Each podcast has at least one category, most have multiple categories listed. Here we plot a bar chart showing the distributions of the first-listed category through the fourth-listed category. We see that 'Comedy' is by far the most common podcast category. We also see that 'Society & Culture' and 'Arts' are the most popular second-listed category, with both being more popular as second-listed categories than they are first-listed categories.
Using the first-listed category for each podcast, we looked at the average number of guests per podcast for each category, where the error bars show the standard deviation. Even though there are far more 'Comedy' podcasts than any other, they have a typical average number of guests. 'Education' podcasts, on the other hand, have by far the highest average number of guests. This is because there are only three such podcasts in the network, two of which, Entrepreneurial Thought Leaders and Econtalk, began in 2005 and 2007, and have biweekly and weekly episodes, respectively.
Only the podcasts have explicit categories. Each person's category is something that must be assigned. The way we do that is the following. If a person is a host, we figure out which of their podcast they've spent the most total time hosting (the sum of the durations of guest appearances) and assign to them the first-listed category of that podcast. If a person is not a host and only a guest, we figure out which podcast they've spend the most time on (again, the sum of the durations of guest appearances) and assign to them the first-listed category of that podcast. We plot this below as a bar chart, and we chose to use a logarithmic y-axis due to the large range of number of people for different categories.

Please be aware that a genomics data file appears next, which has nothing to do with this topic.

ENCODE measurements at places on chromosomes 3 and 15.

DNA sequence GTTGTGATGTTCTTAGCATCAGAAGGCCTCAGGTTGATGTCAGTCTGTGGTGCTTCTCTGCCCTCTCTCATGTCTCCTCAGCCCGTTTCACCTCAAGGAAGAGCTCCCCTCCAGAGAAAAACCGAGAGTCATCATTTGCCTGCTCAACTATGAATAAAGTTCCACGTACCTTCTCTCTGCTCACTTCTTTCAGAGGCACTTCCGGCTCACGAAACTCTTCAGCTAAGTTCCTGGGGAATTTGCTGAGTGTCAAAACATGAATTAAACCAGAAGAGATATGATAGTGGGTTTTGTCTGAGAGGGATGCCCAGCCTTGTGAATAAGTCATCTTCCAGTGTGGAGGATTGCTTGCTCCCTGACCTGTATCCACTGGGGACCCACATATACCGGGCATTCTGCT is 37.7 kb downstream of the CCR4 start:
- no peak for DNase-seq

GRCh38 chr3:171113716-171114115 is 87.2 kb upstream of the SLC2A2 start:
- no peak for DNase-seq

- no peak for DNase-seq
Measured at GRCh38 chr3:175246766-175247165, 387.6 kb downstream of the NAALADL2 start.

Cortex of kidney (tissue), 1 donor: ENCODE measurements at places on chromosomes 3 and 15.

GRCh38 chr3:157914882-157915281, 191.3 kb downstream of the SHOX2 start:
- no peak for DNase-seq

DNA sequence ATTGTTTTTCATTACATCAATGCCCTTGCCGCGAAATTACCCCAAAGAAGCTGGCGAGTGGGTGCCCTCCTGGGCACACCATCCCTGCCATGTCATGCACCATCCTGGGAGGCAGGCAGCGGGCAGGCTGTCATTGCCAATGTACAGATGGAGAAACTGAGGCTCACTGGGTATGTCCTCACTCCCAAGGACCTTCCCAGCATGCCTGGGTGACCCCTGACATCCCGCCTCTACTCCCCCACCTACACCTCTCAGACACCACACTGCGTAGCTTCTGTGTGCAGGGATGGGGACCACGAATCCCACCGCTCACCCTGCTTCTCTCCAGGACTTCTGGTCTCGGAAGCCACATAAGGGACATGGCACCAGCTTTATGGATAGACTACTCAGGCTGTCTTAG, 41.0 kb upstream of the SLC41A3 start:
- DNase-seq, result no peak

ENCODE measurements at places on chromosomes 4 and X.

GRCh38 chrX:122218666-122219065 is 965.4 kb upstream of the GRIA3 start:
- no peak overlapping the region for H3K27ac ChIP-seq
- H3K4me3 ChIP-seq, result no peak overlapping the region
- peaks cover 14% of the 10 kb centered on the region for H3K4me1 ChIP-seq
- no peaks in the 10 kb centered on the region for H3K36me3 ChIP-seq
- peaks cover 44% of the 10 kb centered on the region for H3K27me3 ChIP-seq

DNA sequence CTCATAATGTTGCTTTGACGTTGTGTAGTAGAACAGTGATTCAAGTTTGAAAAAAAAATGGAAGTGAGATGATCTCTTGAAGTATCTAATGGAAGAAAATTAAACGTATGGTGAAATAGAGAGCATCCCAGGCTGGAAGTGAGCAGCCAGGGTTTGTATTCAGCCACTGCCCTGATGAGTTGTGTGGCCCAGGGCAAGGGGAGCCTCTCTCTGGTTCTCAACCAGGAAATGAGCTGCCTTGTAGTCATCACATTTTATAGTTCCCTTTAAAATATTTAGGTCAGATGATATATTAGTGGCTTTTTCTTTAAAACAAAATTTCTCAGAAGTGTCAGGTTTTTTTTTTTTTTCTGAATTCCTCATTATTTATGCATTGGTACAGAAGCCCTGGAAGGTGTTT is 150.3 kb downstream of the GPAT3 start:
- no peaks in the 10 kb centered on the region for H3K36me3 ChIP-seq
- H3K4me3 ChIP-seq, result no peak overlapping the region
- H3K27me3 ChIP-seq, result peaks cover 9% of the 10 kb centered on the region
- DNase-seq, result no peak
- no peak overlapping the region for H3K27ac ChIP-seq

Constructing a network graph where guests form direct connections with each of the hosts of podcast they appear on (such that all nodes are people, no podcast nodes), we can study the category mixing frequencies. That is, the frequency of links between people of the same or different categories. Due to the way each person's category is assigned, as explained above, it is not surprising that most of links in this network are between people of the same category. We do, however see that 'Comedy' has plenty of connections with 'Society & Culture', 'TV & Film', and 'Sports & Recreation'. We also see strong crossovers between 'Science & Medicine' and 'Society & Culture', 'Health' and 'Sports & Recreation', 'Business' and 'Education', and 'Arts' and 'TV & Film', all of which seem to intuitively make sense in term of overlap of the content of those categories.
Now that both people and podcasts have categories, we can look at the categorical bias for each podcast. The categorical bias describes the difference in fraction of a podcasts guests whose assigned category matches the first-listed category for that podcast from the fraction of all the people in the network whose category is the same as the podcasts first-listed category. The formal mathematical definition is given here. If the podcast's guest's category distribution matched that of the whole network, their category bias would be 1.0. We calculated the bias for each podcast, then calculated the average podcast's category bias per category and plotted here. 'Comedy', 'Society & Culture', and 'Education' show consistenly high category biases. 'Arts' has a very low category bias because of the podcast Off Camera with Sam Jones, which lists its first category as 'Arts' but mostly has guests who are celebrities and actors with categories of 'TV & Film' and 'Comedy' primarily.